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I have 2 functions. First one converts time_t to string. Second one string to time_t. I just have the date that needs to be converted and restored back as string.

The functions are

void split(const string &s, char delim, vector<string>& elems) {
    stringstream ss(s); string item; 
    while(getline(ss, item, delim)) { elems.push_back(item);} return;

time_t getDateInTimeTfromHyphenSplitString(string s)
    struct tm tmvar = {0};
    vector<string> tim;
    tmvar.tm_year = atoi(tim[2].c_str()) - 1900;
    tmvar.tm_mon = atoi(tim[1].c_str());
    tmvar.tm_mday = atoi(tim[0].c_str());
    tmvar.tm_isdst = 0;
    time_t ttm = mktime(&tmvar);
    return ttm;

string getDateInHyphenSplitStringfromTimeT(time_t t)
    struct tm *timeinfo = (tm*)malloc(sizeof(tm));
    gmtime_s(timeinfo, &t);
    char *buffer = NULL;
    buffer = (char*)malloc((size_t)20);
    strftime(buffer, 20, "%d-%m-%Y", timeinfo);
    string s = buffer ;
    return s;

Now when I test this code with following lines the out put seems strange.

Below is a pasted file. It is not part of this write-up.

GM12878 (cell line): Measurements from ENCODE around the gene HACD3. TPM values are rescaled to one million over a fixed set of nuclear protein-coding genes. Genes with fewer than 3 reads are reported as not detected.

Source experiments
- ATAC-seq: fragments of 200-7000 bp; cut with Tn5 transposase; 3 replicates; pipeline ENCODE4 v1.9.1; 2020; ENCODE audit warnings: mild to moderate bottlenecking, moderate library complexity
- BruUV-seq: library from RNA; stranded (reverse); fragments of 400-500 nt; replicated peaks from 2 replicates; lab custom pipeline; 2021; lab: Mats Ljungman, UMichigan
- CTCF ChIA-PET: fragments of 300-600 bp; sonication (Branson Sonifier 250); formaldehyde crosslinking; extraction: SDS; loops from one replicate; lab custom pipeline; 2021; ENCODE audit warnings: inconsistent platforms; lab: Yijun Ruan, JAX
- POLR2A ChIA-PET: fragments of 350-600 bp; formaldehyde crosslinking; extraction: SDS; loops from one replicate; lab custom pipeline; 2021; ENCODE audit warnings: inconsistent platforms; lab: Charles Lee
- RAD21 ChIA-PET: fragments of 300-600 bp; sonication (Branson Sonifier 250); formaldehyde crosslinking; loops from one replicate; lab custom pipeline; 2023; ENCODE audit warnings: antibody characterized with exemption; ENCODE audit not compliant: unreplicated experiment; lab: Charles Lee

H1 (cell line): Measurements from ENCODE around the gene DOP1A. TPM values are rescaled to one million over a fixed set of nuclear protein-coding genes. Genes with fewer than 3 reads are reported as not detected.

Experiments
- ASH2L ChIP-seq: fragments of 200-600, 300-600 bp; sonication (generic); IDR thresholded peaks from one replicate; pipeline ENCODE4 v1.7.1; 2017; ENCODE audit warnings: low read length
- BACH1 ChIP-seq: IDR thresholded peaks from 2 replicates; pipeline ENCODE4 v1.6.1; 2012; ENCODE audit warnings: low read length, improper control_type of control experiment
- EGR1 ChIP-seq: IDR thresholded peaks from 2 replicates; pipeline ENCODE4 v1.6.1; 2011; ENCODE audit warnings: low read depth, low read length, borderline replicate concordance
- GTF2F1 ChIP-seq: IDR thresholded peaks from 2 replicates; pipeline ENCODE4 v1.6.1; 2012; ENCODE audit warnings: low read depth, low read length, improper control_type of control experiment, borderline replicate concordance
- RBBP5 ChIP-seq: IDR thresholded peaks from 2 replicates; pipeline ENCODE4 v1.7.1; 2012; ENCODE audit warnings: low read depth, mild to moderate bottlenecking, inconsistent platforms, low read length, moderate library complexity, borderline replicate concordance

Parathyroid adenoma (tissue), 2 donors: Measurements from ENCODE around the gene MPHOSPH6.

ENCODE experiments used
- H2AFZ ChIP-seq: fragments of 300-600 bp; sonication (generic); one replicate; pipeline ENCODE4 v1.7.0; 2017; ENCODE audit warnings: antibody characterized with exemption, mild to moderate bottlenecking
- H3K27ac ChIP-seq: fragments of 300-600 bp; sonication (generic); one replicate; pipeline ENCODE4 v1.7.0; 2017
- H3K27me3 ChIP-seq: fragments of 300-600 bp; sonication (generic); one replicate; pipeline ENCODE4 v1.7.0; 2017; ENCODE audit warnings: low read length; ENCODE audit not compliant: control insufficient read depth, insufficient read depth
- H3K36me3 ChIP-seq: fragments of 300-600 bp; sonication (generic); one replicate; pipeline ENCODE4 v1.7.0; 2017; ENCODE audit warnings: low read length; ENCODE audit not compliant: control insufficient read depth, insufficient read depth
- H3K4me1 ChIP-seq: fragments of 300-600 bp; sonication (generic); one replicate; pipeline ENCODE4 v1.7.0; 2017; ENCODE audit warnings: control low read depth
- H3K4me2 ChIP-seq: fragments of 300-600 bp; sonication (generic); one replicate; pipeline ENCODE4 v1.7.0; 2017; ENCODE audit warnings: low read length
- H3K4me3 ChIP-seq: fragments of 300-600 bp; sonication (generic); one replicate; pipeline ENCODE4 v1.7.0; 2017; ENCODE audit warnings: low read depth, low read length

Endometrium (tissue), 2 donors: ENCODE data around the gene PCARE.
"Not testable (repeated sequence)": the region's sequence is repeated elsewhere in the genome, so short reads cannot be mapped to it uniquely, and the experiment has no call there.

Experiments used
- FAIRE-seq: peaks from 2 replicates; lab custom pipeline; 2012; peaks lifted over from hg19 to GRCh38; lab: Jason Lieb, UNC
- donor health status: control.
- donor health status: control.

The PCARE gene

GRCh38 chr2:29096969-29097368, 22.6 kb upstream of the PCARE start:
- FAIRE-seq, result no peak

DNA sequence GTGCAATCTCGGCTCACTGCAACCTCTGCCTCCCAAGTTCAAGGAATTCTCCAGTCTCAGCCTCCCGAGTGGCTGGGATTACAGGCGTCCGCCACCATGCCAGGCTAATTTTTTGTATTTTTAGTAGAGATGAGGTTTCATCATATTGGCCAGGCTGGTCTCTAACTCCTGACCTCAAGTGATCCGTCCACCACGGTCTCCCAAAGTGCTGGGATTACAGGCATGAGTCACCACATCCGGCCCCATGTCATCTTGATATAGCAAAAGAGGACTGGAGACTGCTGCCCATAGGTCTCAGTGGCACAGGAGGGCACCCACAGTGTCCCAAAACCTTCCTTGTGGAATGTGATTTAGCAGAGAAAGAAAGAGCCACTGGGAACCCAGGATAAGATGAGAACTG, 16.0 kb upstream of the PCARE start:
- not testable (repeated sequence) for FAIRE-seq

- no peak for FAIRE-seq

string sk = "31-12-2010";
cout << sk << endl;
time_t ttk = getDateInTimeTfromHyphenSplitString(sk);
sk = getDateInHyphenSplitStringfromTimeT(ttk );

cout << sk << endl;

Input :- 31-12-2010 Output:- 30-01-2011

Strangely I am getting 1 month difference for any date that I supply as input.

Please let me know, if how to get the correct time back.

PS: I choose this technique because I need to format date with '-'s.

share|improve this question
mktime() treats tmvar as a time in local timezone (the date might be different in UTC). You could use timegm() instead. If you want local time then try localtime() instead of gmtime() –  J.F. Sebastian Dec 12 '12 at 15:15
Thank you Sebastian, this works as well, along with the Lx suggested changes. –  Naresh Dec 12 '12 at 15:27

1 Answer 1

up vote 1 down vote accepted

tm_mon counts the "months since January", thus ranging in value from 0 to 11.

You need to subtract 1 from the input month.

Apart from that, your code leaks memory: You never free your malloced memory. Since you are programming in C++, I'd recommend not using malloc/free altogether, but new, new[], delete and delete[] instead, as malloc has no notion of objects and doesn't call constructors.

In the special case of your function, you wouldn't even need dynamic memory allocation at all:

    struct tm timeinfo;
    gmtime_s(&timeinfo, &t);
    char buffer[20];
    strftime(buffer, sizeof(buffer), "%d-%m-%Y", &timeinfo);
share|improve this answer
Cool that works, But the date needs a correction now. –  Naresh Dec 12 '12 at 15:07
I had to add + 1 tmvar.tm_mon = atoi(tim[1].c_str()) - 1; tmvar.tm_mday = atoi(tim[0].c_str()) + 1 ; –  Naresh Dec 12 '12 at 15:07

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